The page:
10. I sort of agree with Mary Lynn. I wouldn't block someone from leaving their seat early, and I don't like it when irritable (snobby? miserable?) audience members chastise other audience members. However, I do think, in general, it's "not in the right spirit" to leave before the curtain calls. Most of the excuses for leaving early are just that -- excuses. Everybody's in a rush to get where, exactly, that is so much more important than it was twenty years ago when people didn't leave before the curtain calls? It's just a cultural shift. We think our time is incredibly important. It doesn't surprise me at all that this trend of leaving the threater early began and is most pronounced in NYC, USA. It strikes of spoiledness -- the theater and live performance are nothing special, definitely not more special than an individual thinks of himself and his time. Of course it's optional to applaud after a performance. I don't think that is the issue. On the rare occasion that you really don't like the performance, of course you don't have to applaud or stay for the curtain call. However, I think most people leaving early did in fact enjoy the performance. The curtain call is our gift of our time and our presence to the dancers after they have given us two hours of dancing. It's our chance to connect with them and give something back. I think it's a shame (and, yes, even selfish) to walk away without participating in that gesture of appreciation in the name of saved minutes.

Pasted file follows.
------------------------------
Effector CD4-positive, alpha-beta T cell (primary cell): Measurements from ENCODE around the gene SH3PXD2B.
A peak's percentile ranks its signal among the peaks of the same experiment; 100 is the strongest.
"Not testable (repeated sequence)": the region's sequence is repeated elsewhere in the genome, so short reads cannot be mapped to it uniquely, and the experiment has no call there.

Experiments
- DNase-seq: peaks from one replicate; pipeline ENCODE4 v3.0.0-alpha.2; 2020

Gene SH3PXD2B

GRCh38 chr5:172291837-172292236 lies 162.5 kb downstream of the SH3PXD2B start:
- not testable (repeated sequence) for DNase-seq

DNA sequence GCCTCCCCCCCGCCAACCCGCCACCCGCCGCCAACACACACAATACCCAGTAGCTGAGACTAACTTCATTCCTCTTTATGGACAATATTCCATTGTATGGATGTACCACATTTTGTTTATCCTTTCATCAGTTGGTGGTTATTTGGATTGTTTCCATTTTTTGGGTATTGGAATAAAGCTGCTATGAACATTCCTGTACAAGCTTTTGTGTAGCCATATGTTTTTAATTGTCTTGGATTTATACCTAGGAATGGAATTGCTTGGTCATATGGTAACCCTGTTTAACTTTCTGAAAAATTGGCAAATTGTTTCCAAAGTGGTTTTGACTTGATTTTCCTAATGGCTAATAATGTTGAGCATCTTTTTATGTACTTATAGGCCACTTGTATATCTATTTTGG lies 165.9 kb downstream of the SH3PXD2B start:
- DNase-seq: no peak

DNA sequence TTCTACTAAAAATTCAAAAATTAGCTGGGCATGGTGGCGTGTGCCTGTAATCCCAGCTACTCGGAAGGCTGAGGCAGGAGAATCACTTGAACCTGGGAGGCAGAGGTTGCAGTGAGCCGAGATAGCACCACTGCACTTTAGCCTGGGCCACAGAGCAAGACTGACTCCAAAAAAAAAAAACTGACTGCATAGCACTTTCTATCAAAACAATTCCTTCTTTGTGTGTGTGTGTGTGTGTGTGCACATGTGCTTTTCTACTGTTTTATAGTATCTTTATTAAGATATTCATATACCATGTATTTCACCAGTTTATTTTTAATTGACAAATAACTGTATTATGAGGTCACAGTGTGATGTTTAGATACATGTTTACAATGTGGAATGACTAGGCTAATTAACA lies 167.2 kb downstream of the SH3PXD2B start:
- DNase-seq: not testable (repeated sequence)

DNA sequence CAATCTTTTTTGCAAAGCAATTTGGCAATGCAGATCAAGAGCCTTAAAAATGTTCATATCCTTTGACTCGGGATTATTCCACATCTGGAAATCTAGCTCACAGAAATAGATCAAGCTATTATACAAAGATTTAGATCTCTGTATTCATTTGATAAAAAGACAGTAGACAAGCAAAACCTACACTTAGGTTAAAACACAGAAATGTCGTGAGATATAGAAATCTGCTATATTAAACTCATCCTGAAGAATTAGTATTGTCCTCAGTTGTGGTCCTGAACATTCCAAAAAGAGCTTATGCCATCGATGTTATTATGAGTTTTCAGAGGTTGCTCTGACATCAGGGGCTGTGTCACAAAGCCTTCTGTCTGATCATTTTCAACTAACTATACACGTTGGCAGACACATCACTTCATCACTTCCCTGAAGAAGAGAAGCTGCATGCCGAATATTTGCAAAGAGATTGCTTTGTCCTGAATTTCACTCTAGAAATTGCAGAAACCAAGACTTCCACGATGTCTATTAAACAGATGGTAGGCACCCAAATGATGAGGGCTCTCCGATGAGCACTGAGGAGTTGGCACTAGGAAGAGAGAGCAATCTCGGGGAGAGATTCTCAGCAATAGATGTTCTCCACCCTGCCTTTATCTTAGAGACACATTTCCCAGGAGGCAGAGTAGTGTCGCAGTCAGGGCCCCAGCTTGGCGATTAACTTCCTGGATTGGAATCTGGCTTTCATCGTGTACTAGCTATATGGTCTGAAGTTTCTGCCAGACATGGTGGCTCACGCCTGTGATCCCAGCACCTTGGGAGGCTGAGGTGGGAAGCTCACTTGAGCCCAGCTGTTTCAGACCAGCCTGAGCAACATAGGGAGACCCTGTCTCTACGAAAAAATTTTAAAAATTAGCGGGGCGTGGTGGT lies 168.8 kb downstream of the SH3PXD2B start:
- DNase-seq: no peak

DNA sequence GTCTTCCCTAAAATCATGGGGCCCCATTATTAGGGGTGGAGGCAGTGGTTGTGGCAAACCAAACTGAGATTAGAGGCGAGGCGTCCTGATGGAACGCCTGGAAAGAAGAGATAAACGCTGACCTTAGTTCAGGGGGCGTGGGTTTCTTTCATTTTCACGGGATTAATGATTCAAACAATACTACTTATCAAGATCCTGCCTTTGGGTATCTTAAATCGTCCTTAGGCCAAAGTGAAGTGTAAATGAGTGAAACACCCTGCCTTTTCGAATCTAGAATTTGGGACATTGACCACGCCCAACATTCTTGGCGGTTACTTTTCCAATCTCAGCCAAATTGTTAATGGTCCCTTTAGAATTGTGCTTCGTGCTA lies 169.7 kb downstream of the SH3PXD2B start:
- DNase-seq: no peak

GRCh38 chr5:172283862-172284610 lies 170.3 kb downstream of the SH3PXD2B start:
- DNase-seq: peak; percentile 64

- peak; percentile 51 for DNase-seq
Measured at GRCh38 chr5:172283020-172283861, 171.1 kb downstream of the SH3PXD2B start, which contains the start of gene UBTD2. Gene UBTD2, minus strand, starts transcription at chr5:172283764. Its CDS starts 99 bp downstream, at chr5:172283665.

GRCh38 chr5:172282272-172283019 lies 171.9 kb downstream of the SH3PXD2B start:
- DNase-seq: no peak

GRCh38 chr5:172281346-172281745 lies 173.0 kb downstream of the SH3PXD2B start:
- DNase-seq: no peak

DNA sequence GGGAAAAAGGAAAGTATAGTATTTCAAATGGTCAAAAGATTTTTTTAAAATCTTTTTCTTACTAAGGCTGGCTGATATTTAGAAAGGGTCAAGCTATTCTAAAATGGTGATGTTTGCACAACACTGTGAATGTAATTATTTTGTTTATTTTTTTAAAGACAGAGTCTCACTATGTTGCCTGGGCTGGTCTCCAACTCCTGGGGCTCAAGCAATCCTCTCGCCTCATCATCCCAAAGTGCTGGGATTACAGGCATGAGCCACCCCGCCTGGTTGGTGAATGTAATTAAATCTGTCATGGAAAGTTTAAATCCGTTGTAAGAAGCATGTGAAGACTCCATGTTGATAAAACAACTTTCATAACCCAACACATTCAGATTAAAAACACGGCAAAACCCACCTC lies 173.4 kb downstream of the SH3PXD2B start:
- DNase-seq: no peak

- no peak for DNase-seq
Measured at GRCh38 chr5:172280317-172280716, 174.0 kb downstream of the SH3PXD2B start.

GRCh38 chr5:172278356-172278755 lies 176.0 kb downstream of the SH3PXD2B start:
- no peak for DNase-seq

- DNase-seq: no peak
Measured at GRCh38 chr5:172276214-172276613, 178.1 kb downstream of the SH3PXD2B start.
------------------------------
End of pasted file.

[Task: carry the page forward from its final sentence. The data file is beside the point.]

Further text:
11. I have never seen her perform, and to be honest, only found out about her via an omnipresent music video she did. Anyway, my curiosity is peeked now, and I'd like to see her perform if given the chance. Whom does she guest with? Does her company tour? Will she be in New York anytime soon?
  12. Thank you, Carolina, for the link! I don't know who is more privileged -- Maliphant to have worked with Guillem, or Guillem to have worked with Maliphant. They are two extraordinary artists, and Push is an extraordinary piece.
  13. susibee

    Paul Sutherland

    Paul Sutherland was part of the leadership of New Jersey Ballet, along with Carolyn Clark, George Tomal, and Eleanor D'Antuono, in the 1980's. (I'm not sure exactly when he started or left.)
  14. susibee


    I'm having so much fun poking around this site. I can't believe I never knew it existed! I fell in love with ballet at a young age and studied at a quasi-professional school quite seriously. I'm too tall, however, to have ever made ballet into a career. No matter, my interests are diverse now -- from life in Africa to a career in medicine. I will always love the ballet though. I'm in my early thirties which means I've seen (and remember) dancers from the mid-1980's onwards. I have lived in New York and around London, and I am most familiar with dance in those two cities.
  15. The photograph of Edward Villella and Allegra Kent in Bugaku -- you know the one, I'm sure. I can't find a good link, but it's near the bottom of this page. It was the City Ballet's 50th Anniversary poster photo apparently. Gorgeous.